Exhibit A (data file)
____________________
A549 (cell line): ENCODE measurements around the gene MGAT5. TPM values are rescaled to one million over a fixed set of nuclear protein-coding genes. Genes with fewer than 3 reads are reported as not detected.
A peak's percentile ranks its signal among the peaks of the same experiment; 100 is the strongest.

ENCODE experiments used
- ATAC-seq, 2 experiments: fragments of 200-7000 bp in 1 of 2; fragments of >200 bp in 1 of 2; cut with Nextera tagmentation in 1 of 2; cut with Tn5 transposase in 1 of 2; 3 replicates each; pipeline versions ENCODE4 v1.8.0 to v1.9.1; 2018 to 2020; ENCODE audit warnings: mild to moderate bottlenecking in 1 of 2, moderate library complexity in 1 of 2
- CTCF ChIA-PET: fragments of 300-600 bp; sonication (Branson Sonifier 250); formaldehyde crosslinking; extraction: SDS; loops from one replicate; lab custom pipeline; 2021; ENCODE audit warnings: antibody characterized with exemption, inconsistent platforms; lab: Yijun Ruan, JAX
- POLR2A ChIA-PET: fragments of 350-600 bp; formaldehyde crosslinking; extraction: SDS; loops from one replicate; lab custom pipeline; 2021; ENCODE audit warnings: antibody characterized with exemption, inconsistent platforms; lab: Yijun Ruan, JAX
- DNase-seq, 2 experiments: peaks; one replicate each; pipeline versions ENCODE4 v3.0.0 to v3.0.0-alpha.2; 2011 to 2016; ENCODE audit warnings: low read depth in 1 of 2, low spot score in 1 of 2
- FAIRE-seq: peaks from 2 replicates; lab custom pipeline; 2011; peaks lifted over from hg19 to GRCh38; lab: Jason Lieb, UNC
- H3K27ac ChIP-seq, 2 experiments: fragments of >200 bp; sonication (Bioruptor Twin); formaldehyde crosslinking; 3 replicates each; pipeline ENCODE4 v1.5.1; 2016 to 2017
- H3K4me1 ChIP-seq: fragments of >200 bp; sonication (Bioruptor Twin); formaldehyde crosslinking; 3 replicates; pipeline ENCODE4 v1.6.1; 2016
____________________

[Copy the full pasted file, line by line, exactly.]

A549 (cell line): ENCODE measurements around the gene MGAT5. TPM values are rescaled to one million over a fixed set of nuclear protein-coding genes. Genes with fewer than 3 reads are reported as not detected.
A peak's percentile ranks its signal among the peaks of the same experiment; 100 is the strongest.

ENCODE experiments used
- ATAC-seq, 2 experiments: fragments of 200-7000 bp in 1 of 2; fragments of >200 bp in 1 of 2; cut with Nextera tagmentation in 1 of 2; cut with Tn5 transposase in 1 of 2; 3 replicates each; pipeline versions ENCODE4 v1.8.0 to v1.9.1; 2018 to 2020; ENCODE audit warnings: mild to moderate bottlenecking in 1 of 2, moderate library complexity in 1 of 2
- CTCF ChIA-PET: fragments of 300-600 bp; sonication (Branson Sonifier 250); formaldehyde crosslinking; extraction: SDS; loops from one replicate; lab custom pipeline; 2021; ENCODE audit warnings: antibody characterized with exemption, inconsistent platforms; lab: Yijun Ruan, JAX
- POLR2A ChIA-PET: fragments of 350-600 bp; formaldehyde crosslinking; extraction: SDS; loops from one replicate; lab custom pipeline; 2021; ENCODE audit warnings: antibody characterized with exemption, inconsistent platforms; lab: Yijun Ruan, JAX
- DNase-seq, 2 experiments: peaks; one replicate each; pipeline versions ENCODE4 v3.0.0 to v3.0.0-alpha.2; 2011 to 2016; ENCODE audit warnings: low read depth in 1 of 2, low spot score in 1 of 2
- FAIRE-seq: peaks from 2 replicates; lab custom pipeline; 2011; peaks lifted over from hg19 to GRCh38; lab: Jason Lieb, UNC
- H3K27ac ChIP-seq, 2 experiments: fragments of >200 bp; sonication (Bioruptor Twin); formaldehyde crosslinking; 3 replicates each; pipeline ENCODE4 v1.5.1; 2016 to 2017
- H3K4me1 ChIP-seq: fragments of >200 bp; sonication (Bioruptor Twin); formaldehyde crosslinking; 3 replicates; pipeline ENCODE4 v1.6.1; 2016